Wild boar haunch steak, quickly pan-fried until cooked perfectly & served with a delicious blackberry sauce, a quick & easy way to cook hog.
You can comfortably cook both the steaks and the sauce within 30 minutes making this a great option for a fancy midweek meal.
Hog Steaks with a Blackberry Sauce
Whilst most of my cooking uses day-to-day staples I love developing recipes with wild meats.
Both of those dishes protect the very lean meat and keep it juicy by cooking it slowly. This recipe is all about speed, the meat rests for longer than it cooks!
And to a degree, precision, but don’t worry, grab a meat thermometer and it is easy.
Then as a bonus, I have a lovely blackberry sauce that can all be pulled together in around 30 minutes!
Frequently Asked Questions
Is it ok to cook wild boar a little pink?
Generally speaking yes, especially if you are commercially sourcing your meat. It is recommended to cook boar to an internal temperature of 65°C or 149°F here, which may vary around the world.
So long as the meat has been tested for trichinosis which is the norm in the UK and EU it is safe to eat at a lower temperature. I personally aim for around 63°C or 145°F after resting.
Can I use other types of steak?
Yes, you could use everything from loin steaks to fillets. Use your meat thermometer to get the perfect internal temperature, then rest and you are laughing.
Do I have to use a meat thermometer?
Have is a strong word but I personally believe that it is better to use one!
There are many that will tell you that cooking is an art, and it is, but some form of precision plays a part in many art forms. Cooking meat, just like baking requires a degree of precision.
It is particularly key for cooking very lean meats like wild boar!
Why is the resting of meat important?
It is all about temperature! When you cook a piece of meat the temperature at the edges of the steak are hotter than in the middle.
When you rest a piece of meat the temperature across it evens out, this allows the juices to be more evenly spread throughout the meat.
This is why a steak “bleeds” if you cut it straight from the pan, but does not if you rest it for 10 minutes and as a result, it is juicier and moister.
There are lots of ways to play with similar ideas to deliver a quick and delicious comforting dish that is a bit showy.
Instead of the mashed spuds, butter bean mash, celeriac mash and swede and carrot mash all work wonderfully in this meal. The sweetness of the latter is wonderful with the slight tartness in the blackberry sauce.
Sticking with the potato vibe, if you want to go all-out indulgent then you should definitely add some fondant potatoes!
If cabbage ain’t your thing, which seems bemusing to me how about some fairy cabbages? These miso roasted Brussel sprouts make a great addition to this recipe.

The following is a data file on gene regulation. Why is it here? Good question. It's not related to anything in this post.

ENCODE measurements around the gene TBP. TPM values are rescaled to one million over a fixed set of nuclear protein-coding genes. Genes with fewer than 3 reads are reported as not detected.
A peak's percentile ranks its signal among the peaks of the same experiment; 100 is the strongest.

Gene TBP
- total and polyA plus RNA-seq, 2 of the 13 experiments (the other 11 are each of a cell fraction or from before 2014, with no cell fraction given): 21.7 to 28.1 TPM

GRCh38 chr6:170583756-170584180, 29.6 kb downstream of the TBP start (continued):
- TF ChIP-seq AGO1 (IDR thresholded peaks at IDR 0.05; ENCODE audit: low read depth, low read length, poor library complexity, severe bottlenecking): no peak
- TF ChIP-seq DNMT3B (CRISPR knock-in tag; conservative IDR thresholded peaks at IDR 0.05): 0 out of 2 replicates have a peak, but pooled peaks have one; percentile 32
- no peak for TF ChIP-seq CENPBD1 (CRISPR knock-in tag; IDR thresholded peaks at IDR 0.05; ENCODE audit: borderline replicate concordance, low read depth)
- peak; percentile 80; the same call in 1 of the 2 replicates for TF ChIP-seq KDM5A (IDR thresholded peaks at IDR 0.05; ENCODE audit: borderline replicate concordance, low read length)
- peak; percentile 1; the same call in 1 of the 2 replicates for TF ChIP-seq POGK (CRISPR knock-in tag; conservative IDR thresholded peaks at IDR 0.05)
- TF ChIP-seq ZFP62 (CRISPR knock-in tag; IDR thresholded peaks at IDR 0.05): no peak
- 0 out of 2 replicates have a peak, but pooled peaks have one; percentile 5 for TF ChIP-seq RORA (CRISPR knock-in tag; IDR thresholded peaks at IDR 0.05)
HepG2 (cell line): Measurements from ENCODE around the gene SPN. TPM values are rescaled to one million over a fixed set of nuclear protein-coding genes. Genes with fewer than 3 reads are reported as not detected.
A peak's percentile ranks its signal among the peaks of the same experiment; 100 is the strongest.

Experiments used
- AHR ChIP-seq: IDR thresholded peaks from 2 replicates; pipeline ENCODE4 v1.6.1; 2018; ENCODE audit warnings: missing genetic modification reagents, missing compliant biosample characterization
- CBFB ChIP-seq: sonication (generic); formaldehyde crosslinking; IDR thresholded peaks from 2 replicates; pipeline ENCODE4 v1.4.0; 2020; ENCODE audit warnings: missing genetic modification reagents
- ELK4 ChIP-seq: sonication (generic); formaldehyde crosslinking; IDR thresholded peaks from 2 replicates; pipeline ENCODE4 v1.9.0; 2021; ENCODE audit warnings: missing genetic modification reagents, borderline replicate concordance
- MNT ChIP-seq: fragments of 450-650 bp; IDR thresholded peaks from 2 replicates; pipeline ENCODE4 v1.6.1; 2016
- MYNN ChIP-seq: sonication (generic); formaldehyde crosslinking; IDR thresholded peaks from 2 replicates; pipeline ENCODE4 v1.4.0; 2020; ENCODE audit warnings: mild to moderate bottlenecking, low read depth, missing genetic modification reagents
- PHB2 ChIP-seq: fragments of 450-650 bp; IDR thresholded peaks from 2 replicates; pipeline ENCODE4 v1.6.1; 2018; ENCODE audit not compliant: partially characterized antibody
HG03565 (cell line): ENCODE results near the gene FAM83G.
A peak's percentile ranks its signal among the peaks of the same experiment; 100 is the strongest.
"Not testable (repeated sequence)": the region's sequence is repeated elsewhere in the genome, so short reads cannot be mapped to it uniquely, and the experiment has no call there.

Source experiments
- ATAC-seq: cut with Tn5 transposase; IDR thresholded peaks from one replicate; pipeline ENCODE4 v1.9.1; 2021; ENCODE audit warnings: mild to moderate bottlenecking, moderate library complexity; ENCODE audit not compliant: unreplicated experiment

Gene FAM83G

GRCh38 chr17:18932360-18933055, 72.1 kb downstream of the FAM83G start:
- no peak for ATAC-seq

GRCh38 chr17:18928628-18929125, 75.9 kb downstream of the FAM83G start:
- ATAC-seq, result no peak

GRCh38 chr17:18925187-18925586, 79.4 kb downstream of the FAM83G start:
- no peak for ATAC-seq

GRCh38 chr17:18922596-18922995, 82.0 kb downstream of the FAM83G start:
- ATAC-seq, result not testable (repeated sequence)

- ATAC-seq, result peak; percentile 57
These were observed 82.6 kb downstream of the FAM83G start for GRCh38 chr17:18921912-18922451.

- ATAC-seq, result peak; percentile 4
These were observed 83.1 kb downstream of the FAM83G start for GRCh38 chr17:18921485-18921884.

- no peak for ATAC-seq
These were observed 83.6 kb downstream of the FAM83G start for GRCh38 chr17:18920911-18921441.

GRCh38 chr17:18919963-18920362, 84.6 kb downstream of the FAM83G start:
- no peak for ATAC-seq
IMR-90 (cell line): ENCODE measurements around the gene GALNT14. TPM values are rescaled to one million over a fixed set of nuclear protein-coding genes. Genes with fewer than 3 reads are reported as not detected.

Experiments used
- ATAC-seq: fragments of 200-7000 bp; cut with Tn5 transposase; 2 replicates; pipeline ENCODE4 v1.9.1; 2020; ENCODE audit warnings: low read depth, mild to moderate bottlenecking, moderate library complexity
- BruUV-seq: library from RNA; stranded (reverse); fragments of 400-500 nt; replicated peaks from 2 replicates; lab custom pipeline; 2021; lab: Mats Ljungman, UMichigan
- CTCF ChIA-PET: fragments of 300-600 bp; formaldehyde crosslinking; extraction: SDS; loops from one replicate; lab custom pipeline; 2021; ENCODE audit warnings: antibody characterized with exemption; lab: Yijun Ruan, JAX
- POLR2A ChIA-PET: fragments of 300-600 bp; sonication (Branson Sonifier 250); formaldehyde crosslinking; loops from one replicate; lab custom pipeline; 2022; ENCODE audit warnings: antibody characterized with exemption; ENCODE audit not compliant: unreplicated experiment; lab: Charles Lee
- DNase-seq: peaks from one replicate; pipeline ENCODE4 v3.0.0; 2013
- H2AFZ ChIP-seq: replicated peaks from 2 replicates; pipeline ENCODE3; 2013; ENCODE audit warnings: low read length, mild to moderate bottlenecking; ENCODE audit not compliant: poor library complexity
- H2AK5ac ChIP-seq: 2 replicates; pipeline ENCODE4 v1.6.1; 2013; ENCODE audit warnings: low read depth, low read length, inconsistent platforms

A final option that sits perfectly on this plate would be some braised cavolo nero!
I only mention specific brands of equipment if I think they make a material difference to a recipe. If you have any questions feel free to ask them in the comments section below the recipe.
- Small (15-18cm or 6-7″) saucepan.
- Large (28-30cm 11-12″) frying pan, try not to use a nonstick pan.
- Weighing scales and or measuring cups and spoons.
- Kitchen knife.
- Chopping board.
- Kitchen foil.
- Quick read meat thermometer (optional).
Delicious and quickly pan-fried wild boar haunch steak served with a simple blackberry and redcurrant jelly sauce, it is all done and dusted in around 30 minutes!
- 350g (2 of) Wild Boar Haunch Steaks
- 25g (1 Tbsp + 2 Tsp) Butter
- ¼ Tsp Salt
- ¼ Tsp Black Pepper
- 2 Sprigs Fresh Thyme
- ½ Tbsp Vegetable Oil
For the Blackberry Sauce:
- 150g (1 Cup) Blackberries
- 175ml (¾ cup) Beef Stock
- 1 Garlic Clove
- 25g (1 Tbsp + 2 Tsp) Butter
- 6 Juniper Berries
- 1 Tbsp Redcurrant Jelly
- Pinch of Sugar
- Melt the butter for the sauce in a small (15cm-17cm) saucepan over medium heat.
- When the butter starts to foam bash the garlic with the side of a knife and add it to the butter along with the lightly crushed juniper berries and cook for 3-4 minutes.
- Pour in the beef stock and add two-thirds of the blackberries and the redcurrant jelly, reduce the heat to low and cook for 15 minutes.
- Blend the sauce and pass it through a fine mesh sieve.
- Add the remaining blackberries to the sauce just before serving for 1-2 minutes just to heat through.
- Heat a large (28-30cm or 11-12") frying pan or skillet over a high heat, try not to use nonstick.
- Rub the steaks with the oil and then season with salt and pepper.
- When the pan is hot place the steaks in the pan and cook for 90 seconds, then flip them and turn the heat down to medium low, add the butter and sprigs of thyme.
- As the steaks cook constantly baste with the foaming butter and flip every two or 3 minutes until they are cooked to your liking. This will take around 4-5 minutes per side in total to get steaks that are just pink and cooked to a temperature of 57°C or 135°F. The internal temperature of the meat will raise by around 7-8°C during the resting process.
- Remove the steaks from the pan and place them on a board then cover with foil and rest for 8-10 minutes before carving. THIS IS CRITICAL!
As with most steaks removing the meat from the fridge 30 minutes before cooking delivers better results.
Amount Per Serving: Calories: 691Total Fat: 45gSaturated Fat: 21gTrans Fat: 0gUnsaturated Fat: 19gCholesterol: 202mgSodium: 814mgCarbohydrates: 22gFiber: 6gSugar: 11gProtein: 49g
Calorific details are provided by a third-party application and are to be used as indicative figures only.